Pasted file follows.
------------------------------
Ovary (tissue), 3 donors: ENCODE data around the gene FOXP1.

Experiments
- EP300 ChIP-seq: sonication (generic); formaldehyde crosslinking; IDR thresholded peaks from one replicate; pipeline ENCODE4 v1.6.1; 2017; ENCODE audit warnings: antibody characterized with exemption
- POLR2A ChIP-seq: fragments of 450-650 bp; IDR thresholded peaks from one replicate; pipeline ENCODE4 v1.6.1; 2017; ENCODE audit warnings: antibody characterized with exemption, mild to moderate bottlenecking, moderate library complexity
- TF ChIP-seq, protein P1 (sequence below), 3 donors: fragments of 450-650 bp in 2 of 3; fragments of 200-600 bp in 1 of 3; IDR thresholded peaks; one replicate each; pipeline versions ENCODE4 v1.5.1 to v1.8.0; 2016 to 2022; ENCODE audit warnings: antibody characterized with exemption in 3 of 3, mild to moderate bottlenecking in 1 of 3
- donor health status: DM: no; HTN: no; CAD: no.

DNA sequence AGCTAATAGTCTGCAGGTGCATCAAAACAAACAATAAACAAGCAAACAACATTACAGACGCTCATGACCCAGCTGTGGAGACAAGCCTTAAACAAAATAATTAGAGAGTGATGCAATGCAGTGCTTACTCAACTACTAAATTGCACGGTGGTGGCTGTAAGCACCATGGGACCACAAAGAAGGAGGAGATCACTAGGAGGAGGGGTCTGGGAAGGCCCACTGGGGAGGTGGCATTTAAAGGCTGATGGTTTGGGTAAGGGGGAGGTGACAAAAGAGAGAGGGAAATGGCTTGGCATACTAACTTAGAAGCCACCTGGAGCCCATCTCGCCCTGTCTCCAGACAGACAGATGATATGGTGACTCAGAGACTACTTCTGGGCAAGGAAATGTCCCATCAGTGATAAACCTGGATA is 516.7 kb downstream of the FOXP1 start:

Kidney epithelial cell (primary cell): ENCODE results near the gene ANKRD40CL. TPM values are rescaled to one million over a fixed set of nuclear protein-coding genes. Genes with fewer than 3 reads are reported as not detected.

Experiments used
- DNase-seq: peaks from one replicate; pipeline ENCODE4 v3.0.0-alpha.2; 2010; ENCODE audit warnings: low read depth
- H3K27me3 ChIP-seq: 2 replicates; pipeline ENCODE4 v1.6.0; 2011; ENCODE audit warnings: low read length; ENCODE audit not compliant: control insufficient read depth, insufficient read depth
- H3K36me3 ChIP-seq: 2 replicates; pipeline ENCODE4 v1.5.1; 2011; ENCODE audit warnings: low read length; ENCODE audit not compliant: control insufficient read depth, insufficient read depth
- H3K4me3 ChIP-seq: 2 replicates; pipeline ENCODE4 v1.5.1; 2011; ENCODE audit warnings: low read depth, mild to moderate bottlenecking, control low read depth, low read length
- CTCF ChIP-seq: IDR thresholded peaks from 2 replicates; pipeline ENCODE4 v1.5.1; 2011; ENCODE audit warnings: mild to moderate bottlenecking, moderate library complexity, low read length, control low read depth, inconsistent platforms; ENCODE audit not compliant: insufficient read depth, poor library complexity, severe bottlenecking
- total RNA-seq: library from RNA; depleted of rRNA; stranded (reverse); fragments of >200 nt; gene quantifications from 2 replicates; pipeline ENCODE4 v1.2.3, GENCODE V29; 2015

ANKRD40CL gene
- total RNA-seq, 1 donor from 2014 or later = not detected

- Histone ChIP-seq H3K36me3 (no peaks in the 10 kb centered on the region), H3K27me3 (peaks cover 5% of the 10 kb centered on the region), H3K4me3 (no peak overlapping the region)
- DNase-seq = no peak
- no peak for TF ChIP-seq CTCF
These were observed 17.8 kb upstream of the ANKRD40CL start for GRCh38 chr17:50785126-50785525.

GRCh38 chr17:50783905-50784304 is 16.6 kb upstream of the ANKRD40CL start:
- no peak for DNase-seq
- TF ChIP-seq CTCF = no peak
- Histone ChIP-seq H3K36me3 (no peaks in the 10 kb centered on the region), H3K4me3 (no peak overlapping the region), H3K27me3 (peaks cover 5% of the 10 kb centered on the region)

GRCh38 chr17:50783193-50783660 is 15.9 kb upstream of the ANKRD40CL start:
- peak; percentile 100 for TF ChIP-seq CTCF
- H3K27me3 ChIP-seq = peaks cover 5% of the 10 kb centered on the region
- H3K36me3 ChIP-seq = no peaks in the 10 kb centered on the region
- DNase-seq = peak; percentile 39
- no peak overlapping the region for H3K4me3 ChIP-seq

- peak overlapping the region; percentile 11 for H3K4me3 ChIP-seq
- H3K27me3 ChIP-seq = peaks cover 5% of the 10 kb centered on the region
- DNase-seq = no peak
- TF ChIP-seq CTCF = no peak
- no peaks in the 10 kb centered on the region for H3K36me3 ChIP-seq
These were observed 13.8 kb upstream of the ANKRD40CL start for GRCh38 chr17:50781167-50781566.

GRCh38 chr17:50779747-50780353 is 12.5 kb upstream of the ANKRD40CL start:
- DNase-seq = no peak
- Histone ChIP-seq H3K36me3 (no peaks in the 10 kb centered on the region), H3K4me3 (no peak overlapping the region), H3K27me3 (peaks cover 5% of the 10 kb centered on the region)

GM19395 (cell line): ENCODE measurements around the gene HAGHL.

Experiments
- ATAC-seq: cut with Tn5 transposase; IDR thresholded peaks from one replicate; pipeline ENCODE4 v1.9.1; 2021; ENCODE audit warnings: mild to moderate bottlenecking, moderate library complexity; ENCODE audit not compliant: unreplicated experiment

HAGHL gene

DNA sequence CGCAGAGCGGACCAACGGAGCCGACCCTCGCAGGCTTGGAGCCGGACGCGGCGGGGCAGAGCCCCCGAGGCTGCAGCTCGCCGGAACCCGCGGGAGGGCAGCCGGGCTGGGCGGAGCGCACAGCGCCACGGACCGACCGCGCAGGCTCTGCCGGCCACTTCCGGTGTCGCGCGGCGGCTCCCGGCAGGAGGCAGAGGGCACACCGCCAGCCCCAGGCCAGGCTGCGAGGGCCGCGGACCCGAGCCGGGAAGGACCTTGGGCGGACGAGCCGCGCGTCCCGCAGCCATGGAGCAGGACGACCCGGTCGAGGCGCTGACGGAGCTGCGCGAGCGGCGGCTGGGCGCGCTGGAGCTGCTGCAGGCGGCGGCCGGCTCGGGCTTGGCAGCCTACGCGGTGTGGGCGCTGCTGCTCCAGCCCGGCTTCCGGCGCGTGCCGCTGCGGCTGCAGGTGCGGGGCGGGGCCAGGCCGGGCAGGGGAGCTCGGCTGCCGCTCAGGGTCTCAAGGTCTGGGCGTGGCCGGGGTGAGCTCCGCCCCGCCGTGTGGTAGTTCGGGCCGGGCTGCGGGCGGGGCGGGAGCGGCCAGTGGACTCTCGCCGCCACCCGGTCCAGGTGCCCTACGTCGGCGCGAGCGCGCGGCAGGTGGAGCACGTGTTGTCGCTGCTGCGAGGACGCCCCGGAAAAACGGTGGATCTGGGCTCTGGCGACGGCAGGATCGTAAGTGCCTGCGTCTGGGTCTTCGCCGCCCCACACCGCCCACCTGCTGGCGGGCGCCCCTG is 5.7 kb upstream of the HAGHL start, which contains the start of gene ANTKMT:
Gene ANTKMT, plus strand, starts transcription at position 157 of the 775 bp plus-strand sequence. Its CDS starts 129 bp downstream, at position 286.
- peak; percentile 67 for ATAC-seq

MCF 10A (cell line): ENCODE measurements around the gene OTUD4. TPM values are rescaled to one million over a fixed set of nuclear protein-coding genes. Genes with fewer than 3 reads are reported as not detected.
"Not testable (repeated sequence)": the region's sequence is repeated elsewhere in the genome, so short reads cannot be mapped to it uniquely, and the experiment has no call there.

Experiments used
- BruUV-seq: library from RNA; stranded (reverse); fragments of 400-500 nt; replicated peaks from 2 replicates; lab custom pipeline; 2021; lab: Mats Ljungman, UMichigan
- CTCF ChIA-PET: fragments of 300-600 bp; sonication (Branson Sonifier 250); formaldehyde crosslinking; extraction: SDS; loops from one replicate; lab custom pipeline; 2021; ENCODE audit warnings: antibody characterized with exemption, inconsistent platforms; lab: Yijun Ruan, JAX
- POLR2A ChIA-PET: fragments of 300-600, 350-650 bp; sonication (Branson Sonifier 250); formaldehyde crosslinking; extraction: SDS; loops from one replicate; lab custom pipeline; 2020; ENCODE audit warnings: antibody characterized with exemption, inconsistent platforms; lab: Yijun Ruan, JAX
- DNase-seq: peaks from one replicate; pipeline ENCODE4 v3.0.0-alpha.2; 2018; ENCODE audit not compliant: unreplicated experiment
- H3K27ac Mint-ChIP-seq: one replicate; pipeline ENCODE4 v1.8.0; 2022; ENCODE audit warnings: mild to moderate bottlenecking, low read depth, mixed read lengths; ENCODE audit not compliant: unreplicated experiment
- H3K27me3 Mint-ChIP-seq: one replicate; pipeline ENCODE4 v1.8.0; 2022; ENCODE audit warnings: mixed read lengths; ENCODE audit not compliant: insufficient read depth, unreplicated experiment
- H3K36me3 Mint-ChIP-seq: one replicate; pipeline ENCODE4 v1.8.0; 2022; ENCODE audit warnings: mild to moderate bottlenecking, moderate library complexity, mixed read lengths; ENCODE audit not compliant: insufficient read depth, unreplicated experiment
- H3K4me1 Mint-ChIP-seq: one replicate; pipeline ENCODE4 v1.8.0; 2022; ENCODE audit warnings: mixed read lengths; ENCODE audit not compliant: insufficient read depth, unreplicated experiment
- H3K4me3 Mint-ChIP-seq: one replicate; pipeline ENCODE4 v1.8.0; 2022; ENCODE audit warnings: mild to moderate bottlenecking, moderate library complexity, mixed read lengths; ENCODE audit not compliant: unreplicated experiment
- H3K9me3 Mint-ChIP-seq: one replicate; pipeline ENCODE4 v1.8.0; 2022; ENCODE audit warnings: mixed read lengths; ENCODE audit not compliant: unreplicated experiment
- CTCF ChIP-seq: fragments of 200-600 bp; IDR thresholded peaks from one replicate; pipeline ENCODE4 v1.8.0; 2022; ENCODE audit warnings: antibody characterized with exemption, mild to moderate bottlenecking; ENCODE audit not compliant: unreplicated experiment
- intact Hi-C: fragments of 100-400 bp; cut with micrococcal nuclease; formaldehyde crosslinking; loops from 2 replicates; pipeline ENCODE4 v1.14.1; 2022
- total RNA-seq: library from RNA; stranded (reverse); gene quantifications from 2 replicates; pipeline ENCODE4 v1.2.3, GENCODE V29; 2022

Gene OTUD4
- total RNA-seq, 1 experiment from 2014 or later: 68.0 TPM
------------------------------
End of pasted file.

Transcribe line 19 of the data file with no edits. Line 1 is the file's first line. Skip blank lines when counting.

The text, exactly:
- DNase-seq = no peak